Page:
sports medicine docs

Jan 14, 2020 / Sports Medicine

Five Common Overuse Injuries in Young Athletes: Described by Sports Medicine Experts

Injuries that occur from repetitive motions like running, jumping and throwing in young athletes are called overuse injuries. Because these conditions are common and preventable, it is important for health care providers to remember these when evaluating complaints in young athletes and counseling parents and patients.

Overuse injuries are often appropriately clinically diagnosed. Our sports medicine team provided a full picture including prevention of five conditions commonly seen in an education event on our Frisco campus. Read the key recommendations from each speaker below and click on each condition to watch the short lecture to learn more about them.


Upper Extremity

Shoulder – Little Leaguer’s Shoulder – Key recommendations from Chuck Wyatt, M.S., CPNP, RNFA
  • Rest while symptomatic.
  • Make sure to educate to avoid pitching with fatigue.
  • With a continued rise in incidence (estimated at 8% annually), a focus on early recognition can reduce time out of play and encourage diversification to develop well.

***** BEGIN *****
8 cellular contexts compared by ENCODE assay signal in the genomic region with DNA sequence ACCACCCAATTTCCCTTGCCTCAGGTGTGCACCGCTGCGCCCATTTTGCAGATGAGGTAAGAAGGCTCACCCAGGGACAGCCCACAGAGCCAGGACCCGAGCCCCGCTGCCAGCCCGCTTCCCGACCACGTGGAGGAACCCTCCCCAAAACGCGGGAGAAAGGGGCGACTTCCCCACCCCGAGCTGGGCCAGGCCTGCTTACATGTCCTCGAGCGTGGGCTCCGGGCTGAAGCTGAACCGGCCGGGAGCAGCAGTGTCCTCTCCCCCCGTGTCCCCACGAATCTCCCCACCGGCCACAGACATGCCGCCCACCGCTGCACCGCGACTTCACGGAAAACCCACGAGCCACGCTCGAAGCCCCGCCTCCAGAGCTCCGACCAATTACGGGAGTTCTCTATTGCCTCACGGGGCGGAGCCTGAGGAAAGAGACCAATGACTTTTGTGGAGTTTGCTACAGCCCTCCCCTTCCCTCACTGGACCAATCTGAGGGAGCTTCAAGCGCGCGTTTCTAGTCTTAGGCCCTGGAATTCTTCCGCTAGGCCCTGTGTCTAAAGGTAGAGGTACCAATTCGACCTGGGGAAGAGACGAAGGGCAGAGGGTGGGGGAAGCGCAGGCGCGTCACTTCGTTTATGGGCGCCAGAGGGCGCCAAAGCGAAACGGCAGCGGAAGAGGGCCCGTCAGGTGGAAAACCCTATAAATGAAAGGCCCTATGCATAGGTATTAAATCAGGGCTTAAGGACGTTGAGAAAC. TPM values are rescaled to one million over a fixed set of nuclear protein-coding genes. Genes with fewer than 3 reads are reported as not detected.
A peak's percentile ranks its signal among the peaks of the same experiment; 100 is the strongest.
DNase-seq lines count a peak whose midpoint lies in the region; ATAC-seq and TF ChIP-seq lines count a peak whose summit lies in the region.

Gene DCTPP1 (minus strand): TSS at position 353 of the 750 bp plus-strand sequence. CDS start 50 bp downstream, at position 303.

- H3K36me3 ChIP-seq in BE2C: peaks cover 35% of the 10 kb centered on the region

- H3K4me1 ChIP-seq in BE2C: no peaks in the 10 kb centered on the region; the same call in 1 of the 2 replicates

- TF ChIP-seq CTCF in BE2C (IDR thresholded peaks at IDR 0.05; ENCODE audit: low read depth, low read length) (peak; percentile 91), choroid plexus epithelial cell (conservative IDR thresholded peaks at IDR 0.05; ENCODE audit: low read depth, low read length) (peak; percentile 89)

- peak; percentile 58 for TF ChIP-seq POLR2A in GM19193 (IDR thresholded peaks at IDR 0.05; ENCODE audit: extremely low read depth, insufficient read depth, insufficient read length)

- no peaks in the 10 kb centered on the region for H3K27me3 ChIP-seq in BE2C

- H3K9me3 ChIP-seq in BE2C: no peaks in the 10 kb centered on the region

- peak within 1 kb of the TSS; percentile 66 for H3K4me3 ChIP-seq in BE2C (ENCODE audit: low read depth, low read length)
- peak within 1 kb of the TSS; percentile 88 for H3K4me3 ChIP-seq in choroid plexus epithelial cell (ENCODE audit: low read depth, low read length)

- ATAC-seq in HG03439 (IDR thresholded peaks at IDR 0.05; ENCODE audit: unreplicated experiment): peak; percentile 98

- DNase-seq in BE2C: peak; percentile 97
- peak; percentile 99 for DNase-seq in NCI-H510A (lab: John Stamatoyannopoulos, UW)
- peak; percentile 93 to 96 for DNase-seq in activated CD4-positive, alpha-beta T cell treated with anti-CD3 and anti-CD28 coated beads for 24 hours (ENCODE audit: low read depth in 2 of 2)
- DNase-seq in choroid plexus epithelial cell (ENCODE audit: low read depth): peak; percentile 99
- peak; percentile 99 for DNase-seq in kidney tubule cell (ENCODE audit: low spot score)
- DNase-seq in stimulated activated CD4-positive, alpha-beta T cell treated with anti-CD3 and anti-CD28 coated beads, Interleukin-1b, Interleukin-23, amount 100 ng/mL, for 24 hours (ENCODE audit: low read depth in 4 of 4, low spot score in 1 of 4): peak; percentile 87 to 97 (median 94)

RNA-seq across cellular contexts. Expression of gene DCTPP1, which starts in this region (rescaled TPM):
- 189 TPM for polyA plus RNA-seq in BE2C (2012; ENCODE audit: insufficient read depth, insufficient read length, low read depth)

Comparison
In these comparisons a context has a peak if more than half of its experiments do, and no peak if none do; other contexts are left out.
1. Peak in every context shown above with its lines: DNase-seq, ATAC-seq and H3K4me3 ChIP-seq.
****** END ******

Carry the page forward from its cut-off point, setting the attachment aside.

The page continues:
Elbow – Little Leaguer’s Elbow  – Key recommendations from Philip L. Wilson, M.D.
  • Rest while symptomatic.
  • No concurrent pitching and catching 
  • Count throws not just pitches 
  • Monitor for symmetrical elbow extension and PROACTIVELY ask kids about elbow pain
  • Use extreme caution with year-round play.
Want to learn more? Watch this concise review of the top ten articles in 2019 that include several shoulder and elbow overuse injuries.


Lower Extremity

Hip – Hip and Pelvic Apophysitis – Key recommendations from Henry B. Ellis, M.D.
  • Activity change and rest is crucial.
  • Other treatments are less likely to improve this common condition in older adolescents.
Knee – Osgood-Schlatter Disease – Key recommendations from Shane M. Miller, M.D.
  • “Relative rest” instead of complete rest
  • Stretching quadriceps and hamstrings, patellar strap, ice, NSAIDs as needed for activity 
  • Most importantly, provide family reassurance and education.
Ankle – Sever’s Disease – Key recommendations from Jane S. Chung, M.D. 
  • Rest while symptomatic.
  • Keep this condition front of mind with a skeletally immature patient (peak 10-12 years) complaining of activity-related heel pain 
  • Focus on Achilles/calf flexibility and reassure family there is no long-term sequelae
Learn more about the upcoming Coffee, Kids and Sports Medicine lecture, as well as other educational events throughout the year. 

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